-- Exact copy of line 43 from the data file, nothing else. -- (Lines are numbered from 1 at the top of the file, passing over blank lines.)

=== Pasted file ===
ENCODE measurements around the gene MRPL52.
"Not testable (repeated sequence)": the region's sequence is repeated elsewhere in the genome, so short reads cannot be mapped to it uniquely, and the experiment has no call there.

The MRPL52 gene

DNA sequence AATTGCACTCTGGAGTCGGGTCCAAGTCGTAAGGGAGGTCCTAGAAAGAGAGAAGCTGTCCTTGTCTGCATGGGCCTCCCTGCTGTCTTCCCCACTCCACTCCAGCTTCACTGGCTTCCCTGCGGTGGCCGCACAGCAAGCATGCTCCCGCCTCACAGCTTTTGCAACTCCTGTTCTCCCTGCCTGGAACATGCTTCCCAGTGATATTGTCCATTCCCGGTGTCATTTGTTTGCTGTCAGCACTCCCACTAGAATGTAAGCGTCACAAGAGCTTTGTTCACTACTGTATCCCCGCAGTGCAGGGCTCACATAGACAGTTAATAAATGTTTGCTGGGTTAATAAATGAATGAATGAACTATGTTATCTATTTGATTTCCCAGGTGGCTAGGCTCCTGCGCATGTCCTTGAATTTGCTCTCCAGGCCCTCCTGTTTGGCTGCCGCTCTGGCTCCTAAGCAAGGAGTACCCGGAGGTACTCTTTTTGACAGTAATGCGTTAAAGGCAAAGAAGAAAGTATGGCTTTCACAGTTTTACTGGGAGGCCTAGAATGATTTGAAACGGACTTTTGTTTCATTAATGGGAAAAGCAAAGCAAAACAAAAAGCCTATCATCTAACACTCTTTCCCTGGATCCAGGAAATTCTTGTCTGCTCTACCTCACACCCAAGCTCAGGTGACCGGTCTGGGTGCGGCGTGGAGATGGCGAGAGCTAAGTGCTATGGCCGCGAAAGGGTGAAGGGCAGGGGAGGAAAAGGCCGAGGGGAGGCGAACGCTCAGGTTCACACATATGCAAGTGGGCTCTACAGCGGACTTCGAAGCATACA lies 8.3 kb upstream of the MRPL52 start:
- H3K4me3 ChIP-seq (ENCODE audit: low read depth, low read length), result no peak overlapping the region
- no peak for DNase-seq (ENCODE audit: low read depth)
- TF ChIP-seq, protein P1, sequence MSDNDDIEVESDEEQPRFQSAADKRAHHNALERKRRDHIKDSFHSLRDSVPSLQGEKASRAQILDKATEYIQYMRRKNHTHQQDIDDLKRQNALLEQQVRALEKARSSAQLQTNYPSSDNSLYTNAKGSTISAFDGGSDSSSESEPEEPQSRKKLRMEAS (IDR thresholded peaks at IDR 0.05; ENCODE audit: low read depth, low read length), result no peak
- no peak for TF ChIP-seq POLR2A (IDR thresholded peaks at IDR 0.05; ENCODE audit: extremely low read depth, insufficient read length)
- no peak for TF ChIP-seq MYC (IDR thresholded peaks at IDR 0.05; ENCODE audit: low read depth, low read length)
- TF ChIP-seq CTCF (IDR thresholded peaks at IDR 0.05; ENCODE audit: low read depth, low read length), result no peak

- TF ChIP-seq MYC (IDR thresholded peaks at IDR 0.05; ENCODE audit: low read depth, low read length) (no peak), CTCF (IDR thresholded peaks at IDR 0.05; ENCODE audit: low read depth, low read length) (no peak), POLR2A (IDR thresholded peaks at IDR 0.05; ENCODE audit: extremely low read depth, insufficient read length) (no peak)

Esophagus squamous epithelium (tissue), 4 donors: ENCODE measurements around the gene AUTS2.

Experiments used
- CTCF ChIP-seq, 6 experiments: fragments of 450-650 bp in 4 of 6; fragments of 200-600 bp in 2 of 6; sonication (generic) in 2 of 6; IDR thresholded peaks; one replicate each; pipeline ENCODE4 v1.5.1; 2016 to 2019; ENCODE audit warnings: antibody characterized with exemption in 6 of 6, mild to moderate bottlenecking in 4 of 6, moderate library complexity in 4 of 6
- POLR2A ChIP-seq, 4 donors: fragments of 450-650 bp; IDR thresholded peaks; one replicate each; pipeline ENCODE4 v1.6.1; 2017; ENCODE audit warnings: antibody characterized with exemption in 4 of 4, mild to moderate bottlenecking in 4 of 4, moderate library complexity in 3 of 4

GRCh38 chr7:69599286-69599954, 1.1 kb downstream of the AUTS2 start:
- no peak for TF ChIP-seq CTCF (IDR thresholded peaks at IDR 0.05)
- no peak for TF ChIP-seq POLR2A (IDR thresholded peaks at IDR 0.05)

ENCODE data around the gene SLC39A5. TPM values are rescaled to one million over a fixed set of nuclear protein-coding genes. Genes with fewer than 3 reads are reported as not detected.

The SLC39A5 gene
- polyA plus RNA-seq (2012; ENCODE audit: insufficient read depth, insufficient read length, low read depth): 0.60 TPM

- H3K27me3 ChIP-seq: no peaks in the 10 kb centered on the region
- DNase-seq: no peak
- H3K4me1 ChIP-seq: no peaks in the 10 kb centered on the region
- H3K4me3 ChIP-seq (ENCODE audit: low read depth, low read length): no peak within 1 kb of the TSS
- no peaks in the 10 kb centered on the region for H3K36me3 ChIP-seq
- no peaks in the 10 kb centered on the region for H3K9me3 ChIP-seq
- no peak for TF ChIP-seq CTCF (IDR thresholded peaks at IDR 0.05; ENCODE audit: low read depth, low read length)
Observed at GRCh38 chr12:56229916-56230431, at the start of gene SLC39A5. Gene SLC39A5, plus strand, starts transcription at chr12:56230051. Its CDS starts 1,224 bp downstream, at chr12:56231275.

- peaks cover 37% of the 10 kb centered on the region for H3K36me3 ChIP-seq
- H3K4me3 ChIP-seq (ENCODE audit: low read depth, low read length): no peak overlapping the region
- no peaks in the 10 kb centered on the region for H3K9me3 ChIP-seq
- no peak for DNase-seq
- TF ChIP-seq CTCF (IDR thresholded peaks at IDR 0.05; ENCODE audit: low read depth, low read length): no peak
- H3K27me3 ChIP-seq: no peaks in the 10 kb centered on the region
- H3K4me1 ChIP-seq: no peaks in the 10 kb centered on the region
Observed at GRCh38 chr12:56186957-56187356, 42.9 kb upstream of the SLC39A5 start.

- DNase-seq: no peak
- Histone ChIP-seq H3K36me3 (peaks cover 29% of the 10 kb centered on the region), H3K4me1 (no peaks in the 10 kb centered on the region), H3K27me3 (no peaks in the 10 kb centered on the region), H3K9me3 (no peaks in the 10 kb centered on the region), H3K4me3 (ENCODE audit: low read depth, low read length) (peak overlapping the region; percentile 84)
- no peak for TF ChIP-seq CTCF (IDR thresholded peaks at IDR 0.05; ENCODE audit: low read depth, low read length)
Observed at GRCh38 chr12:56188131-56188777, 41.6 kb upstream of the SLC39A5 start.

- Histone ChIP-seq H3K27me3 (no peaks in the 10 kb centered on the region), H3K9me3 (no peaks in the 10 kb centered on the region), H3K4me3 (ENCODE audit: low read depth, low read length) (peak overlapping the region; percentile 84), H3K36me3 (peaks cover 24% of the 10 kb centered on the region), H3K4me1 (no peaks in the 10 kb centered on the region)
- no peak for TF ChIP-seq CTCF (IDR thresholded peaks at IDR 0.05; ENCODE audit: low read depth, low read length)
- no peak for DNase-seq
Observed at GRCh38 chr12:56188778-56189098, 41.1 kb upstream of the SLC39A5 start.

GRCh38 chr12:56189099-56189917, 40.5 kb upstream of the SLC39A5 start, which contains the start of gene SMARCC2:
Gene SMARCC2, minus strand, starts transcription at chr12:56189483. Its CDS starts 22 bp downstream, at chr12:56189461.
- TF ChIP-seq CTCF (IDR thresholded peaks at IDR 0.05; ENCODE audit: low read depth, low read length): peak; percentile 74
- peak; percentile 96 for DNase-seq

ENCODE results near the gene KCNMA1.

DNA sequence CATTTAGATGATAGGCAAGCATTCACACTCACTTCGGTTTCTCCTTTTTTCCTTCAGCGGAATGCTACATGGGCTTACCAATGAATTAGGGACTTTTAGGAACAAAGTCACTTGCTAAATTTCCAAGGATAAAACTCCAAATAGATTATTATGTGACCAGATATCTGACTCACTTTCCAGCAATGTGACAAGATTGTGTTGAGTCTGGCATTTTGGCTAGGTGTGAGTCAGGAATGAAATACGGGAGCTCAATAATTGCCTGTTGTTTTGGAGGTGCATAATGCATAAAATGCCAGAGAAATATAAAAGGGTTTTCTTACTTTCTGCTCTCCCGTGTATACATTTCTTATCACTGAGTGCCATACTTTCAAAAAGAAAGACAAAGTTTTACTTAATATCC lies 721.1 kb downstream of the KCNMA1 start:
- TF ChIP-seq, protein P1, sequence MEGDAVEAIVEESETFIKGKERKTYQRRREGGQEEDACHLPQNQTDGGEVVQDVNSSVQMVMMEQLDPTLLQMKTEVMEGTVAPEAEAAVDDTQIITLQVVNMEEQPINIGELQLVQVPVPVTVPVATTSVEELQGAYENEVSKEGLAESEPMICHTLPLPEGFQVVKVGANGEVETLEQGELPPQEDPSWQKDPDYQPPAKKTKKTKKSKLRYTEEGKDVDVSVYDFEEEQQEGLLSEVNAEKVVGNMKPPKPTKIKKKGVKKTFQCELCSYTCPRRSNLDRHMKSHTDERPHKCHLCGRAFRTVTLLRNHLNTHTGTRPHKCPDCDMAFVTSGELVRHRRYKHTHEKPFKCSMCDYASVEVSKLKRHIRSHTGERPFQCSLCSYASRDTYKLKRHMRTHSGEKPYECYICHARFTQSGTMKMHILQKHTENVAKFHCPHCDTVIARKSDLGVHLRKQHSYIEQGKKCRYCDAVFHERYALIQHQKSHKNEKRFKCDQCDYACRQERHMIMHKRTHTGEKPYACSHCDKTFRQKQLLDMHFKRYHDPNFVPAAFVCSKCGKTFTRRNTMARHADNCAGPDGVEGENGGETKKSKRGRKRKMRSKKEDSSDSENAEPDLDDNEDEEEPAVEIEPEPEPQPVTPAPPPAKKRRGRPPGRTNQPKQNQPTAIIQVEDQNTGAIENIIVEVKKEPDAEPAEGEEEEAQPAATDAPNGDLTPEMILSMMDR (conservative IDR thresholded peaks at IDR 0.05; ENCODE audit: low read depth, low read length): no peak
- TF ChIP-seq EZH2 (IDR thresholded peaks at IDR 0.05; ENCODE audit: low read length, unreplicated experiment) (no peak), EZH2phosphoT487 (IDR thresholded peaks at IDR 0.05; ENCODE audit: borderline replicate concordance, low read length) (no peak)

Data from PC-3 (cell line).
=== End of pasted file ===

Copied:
- no peak for TF ChIP-seq CTCF (IDR thresholded peaks at IDR 0.05; ENCODE audit: low read depth, low read length)